Sunday, October 14, 2012

Reference: Podcast: Dangerous Music, Speakers: Jessica Krash (George Washington University) and Norman Middleton (Library of Congress Music Division), January 29, 2009. http://www.loc.gov/podcasts/musicandthebrain/podcast_dangerousmusic.html

Summary:

The podcast "Dangerous Music" explored issues surrounding the "censorship of musical expression" on moral or political grounds. First Krash spoke of the tritone which has been deemed an "evil" sound for centuries. The ratio of the interval is the square root of two to one, and coincidentally is viewed also by mathematicians to be an uncomfortable number to deal with- thus underlying perhaps rules in physics unseen and unexplainable. Further discussion was of the avoidance of diminished chords which are comprised of these intervals of an augmented fourth, the "devil" in music. Middleton adds that there is a prevalence of this interval in heavy metal music and how it is used as a marketing ply to attract a certain audience. He discloses a story of two teenagers who committed suicide while listening to this type of music, the song was entitled "Beyond the Realms of Death." Middleton considers to what effect the nature of the music influenced their decision psychologically. The dialogue advanced to the topic of dance and how music can cause our bodies to move in very intimate ways. Religious views of dance was brought up and how for many, it is seen as impure, as a result the nature of the music is viewed inappropriate to the ears. Krash uses the example of Stravinsky's "Rite of Spring" to speak of how music and dance can create a social uprising. The riot post premiere of this ballet denoted that Stravinsky had intentionally used his work to make a statement against the Parisian upper class society. Krash explains how he succeeded in this through the elimination of debasing hierarchical dancing to the more primitive communal form. Another example of musical censorship that was touched upon was the reaction to Schoenberg's music in Nazi Germany. As Schoenberg was Jewish, the Germans displayed to society this new dissonant music, which "destroyed the triad", as a negative music, therefore benefiting their plot for all to despise Jews.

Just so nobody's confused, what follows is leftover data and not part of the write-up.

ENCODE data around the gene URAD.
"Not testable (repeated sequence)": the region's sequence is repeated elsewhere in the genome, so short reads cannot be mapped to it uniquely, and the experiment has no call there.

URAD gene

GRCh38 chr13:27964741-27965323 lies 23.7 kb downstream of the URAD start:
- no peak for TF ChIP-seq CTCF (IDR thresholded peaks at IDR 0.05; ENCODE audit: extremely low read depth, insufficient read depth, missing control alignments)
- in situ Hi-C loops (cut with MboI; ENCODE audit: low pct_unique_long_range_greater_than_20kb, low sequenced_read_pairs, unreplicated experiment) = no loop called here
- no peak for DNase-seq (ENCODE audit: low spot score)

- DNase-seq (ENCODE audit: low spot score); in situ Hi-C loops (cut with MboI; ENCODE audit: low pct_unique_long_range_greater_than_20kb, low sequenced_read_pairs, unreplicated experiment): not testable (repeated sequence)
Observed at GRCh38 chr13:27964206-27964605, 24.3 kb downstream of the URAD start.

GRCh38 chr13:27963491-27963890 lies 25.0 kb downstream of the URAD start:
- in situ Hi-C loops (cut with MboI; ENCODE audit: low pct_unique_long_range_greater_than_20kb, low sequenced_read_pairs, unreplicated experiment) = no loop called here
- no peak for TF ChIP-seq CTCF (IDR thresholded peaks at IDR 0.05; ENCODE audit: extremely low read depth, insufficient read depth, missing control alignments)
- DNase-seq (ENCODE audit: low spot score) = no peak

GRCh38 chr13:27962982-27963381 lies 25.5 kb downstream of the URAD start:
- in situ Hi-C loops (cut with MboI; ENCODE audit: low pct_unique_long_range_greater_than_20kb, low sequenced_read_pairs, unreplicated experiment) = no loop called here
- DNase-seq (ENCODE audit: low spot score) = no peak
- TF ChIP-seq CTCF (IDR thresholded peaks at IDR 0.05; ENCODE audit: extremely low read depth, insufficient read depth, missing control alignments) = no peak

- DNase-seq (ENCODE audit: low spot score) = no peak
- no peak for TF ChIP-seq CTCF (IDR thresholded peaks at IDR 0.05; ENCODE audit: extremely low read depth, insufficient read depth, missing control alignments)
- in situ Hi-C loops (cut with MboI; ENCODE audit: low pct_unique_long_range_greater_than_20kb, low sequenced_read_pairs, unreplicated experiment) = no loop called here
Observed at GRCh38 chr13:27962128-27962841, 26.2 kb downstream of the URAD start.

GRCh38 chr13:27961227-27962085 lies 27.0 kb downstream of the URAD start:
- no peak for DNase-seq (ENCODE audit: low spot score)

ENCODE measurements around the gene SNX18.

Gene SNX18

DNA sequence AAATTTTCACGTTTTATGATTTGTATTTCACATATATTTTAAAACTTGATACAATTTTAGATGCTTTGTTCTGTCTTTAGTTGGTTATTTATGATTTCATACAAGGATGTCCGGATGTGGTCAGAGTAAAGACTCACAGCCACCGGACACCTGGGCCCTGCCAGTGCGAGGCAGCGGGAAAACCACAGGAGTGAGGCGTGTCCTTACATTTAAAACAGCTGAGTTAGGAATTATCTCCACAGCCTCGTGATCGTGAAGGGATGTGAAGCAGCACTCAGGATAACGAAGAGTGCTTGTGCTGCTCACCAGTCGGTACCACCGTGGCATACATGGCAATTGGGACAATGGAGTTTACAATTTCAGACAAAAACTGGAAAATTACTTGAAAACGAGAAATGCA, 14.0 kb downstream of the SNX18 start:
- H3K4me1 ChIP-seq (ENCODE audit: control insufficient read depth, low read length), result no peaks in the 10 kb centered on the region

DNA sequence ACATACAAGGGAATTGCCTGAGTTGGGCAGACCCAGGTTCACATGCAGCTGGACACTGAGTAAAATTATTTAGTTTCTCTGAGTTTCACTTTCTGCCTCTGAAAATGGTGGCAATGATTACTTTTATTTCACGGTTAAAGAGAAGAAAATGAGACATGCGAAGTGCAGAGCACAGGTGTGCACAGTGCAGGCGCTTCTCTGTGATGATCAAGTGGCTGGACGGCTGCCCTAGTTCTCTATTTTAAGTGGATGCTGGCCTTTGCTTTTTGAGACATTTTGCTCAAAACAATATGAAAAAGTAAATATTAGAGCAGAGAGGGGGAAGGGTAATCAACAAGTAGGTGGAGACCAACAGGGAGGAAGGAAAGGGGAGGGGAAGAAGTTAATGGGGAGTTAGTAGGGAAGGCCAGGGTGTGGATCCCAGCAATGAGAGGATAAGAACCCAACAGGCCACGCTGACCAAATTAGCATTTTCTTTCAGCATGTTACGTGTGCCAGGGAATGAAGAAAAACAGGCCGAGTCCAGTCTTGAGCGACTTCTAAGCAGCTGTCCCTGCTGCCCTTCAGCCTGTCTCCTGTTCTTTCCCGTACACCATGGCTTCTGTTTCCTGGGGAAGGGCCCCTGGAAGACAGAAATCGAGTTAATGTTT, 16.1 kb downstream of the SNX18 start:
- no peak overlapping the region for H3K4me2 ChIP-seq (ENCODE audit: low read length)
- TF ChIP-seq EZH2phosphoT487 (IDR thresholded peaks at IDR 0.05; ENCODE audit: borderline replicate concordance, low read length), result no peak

Reflection:

I found this podcast to be very interesting in its description of how certain music can compel us to think, feel and act certain ways. I wonder very much whether the exposure to certain "evil" sounding music can shape our brain in particular ways that promote negative thoughts. On the physics end of the discussion, I would like to look into the mathematical construction of certain intervals more. Perhaps these laws of physics underline the same reason for why certain keys such as D major are considered  very "happy" tonalities.

3 comments:

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G.M. said...
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G.M. said...

I think I read somewhere in Jourdain's book 'Music, the Brain and Ecstasy' that association of intervals to particular emotions is a learned behaviour. I remember struggling to identify the difference between chords on a piano test. At the beginning I couldn't even tell the difference between major and minor at times...
So if there are "evil" intervals, is it learned as "evil" or are we born knowing that certain intervals are "evil"? His examples seem limited to Western music.. would his statements be applicable in other cultures?